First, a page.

Robinhood Review – The Downside of the Robinhood Investment Platform

If you’re new to the Robinhood app, you should know that there are some downsides to this new investment platform. For one thing, it’s geared towards younger investors, which makes it risky for underage users. Also, the SIPC-backed checking account announced recently is misleading. We’ve compiled the most common questions asked by Robinhood users and tried to address these in our review. Read on to learn about the downsides of this app.

Issues with underage investing via Robinhood

Underage investors should be aware of the risks and potential legalities associated with using an investment service like Robinhood. A recent case in Florida involved a twenty-year-old who took his own life after receiving a message from Robinhood saying that he owed nothing. His family sued the company in February and the case was settled confidentially last month. Despite these negative consequences, Robinhood continues to attract a large number of underage investors.

The primary problem with Robinhood is that it does not provide custodial accounts for minor investors. However, there are other platforms that do. Unlike Robinhood, UTMA and UGMA regulations require that you be at least 18 years old to open a trading account. Those who are under age may not be able to open an account with the service. If you’re under the age of eighteen, it’s also best not to invest on the app. It’s also best not to invest with your minor child’s account if you’re not sure of your age.

The second problem is that Robinhood offers incentives to traders, resulting in an addiction-like cycle. Many of these behaviors are similar to those associated with gambling disorders. New traders are often encouraged to scratch a stub for a free share of stock, which ranges from $2.50 to $200. This means that these new users may end up trading beyond their knowledge. To solve this problem, underage investors can consider using BetterHelp, a professional online therapy service, to discuss their options.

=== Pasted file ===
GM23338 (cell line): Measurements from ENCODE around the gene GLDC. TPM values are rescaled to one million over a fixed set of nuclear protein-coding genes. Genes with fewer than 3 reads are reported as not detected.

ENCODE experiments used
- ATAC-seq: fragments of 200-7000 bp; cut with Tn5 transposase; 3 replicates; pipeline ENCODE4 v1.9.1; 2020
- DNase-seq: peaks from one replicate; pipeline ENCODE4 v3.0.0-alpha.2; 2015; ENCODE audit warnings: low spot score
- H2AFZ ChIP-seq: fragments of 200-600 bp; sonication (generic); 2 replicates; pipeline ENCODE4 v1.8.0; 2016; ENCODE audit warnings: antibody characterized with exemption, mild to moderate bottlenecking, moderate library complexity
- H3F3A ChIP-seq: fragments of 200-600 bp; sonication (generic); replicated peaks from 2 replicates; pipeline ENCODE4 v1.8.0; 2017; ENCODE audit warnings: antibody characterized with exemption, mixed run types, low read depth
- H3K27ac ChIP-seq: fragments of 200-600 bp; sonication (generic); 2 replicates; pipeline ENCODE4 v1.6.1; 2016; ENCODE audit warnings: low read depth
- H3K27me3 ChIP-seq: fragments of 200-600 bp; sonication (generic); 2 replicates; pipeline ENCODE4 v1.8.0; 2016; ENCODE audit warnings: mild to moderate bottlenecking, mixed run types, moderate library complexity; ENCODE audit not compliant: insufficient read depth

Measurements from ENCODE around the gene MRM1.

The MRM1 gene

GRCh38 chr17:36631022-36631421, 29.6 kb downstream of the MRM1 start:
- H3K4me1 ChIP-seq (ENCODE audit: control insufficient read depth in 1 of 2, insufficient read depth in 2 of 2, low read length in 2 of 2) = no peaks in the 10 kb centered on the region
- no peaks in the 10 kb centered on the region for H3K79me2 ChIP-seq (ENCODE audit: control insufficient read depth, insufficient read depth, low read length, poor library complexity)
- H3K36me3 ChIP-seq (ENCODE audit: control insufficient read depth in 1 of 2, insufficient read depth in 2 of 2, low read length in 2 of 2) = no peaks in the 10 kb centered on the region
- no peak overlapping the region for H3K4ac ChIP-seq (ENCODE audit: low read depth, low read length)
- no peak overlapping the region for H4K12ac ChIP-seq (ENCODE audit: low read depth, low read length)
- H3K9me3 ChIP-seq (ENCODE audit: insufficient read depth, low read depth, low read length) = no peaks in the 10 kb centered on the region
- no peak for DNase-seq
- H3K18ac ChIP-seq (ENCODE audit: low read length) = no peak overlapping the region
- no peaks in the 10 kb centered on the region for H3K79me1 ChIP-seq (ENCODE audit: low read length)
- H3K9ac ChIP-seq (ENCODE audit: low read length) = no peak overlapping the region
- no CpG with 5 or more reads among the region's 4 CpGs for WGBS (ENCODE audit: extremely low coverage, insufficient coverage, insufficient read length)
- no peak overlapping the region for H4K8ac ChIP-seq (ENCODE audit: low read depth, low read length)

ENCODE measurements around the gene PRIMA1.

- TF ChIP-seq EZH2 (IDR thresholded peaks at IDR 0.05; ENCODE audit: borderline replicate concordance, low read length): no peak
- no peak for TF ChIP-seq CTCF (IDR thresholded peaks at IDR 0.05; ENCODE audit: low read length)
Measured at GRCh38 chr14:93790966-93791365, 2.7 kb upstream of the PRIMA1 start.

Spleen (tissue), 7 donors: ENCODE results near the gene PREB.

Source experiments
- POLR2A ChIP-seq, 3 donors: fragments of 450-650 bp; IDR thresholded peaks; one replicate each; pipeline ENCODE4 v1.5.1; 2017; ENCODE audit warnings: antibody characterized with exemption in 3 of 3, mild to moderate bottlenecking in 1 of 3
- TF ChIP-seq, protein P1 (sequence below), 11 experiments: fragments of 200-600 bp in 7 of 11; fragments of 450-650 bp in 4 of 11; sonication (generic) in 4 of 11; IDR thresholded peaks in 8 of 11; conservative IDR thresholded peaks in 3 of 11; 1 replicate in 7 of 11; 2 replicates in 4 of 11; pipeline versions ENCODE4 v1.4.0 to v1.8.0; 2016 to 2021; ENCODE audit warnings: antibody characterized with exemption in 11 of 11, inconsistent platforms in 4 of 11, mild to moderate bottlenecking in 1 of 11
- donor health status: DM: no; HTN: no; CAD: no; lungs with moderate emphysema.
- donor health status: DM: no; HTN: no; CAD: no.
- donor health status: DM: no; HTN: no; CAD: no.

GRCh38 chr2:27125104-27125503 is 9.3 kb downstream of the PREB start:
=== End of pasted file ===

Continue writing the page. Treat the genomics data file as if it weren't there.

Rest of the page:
While regulations require options brokers to check customer qualifications, this is not enough to ensure that underage investors are not being exploited. While Robinhood should be checking customers’ qualifications before granting them an account, it has delegated this task to an “option account approval bot.” The “bot” has repeatedly approved underage accounts for trading based on clearly inaccurate information. For example, an underage investor who claims to have three years of options trading experience was approved, but is underage.

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Gambling is another risk associated with Robinhood. It is a risky activity, and experts have warned against its questionable practices. The firm claims to make money by making trading more addictive. The company’s gamification style is one reason why it attracts millions of users. However, experts say these methods may encourage people to gamble more and develop addictive tendencies. They could even lead to gambling disorders. This is an issue of concern for the company.

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Some investment apps are designed with teenagers in mind, but it is important to note that underage investors are not allowed to invest. As such, it is important to explain to your child the risks and benefits associated with investing. While they may be able to use the Robinhood app to invest in stocks, the company may not offer custodial accounts. Moreover, Robinhood’s IT systems are overloaded, and it’s unlikely that they can accommodate the growing number of customers. As a result, the company’s website and mobile apps were shut down on March 2-3, 2020, and customers were left without any way to contact the company’s customer service.

Issues with gamification of trading via Robinhood

In the wake of an investigation by the Securities and Exchange Commission (SEC), the popular Robinhood trading application has been accused of aggressive tactics and gamification. Gamification is a way to encourage people to use a trading application in a repetitive, ongoing manner. The practice has become an issue among regulators, some of whom have called for more regulations and a change in business practices. However, Robinhood’s strategies are different from other digital trading applications, which focus on a particular type of activity.

While the primary purpose of gamification is the proper delivery and absorption of information, Robinhood’s environment doesn’t quite achieve this goal. Gamification may help in educating an emerging demographic, but only if it is accompanied by a well-conceived strategy. While Robinhood may have done a great job of gamifying its processes, it is not enough to make this use case sustainable.

Gamification has been linked to issues with addictive behavior. Like gambling and social media, gamification is addictive. People who play games or play online poker may develop gambling addictions, and they may end up making unwise decisions. Moreover, many users are young – as much as 32% are under twenty-four – and do not understand the financial risks associated with trading. Consequently, some of these users end up putting more money into their accounts than they have. Furthermore, the risks of excessive trading are also unrecognized, and the lack of formal education in this field makes them susceptible to a gambling addiction.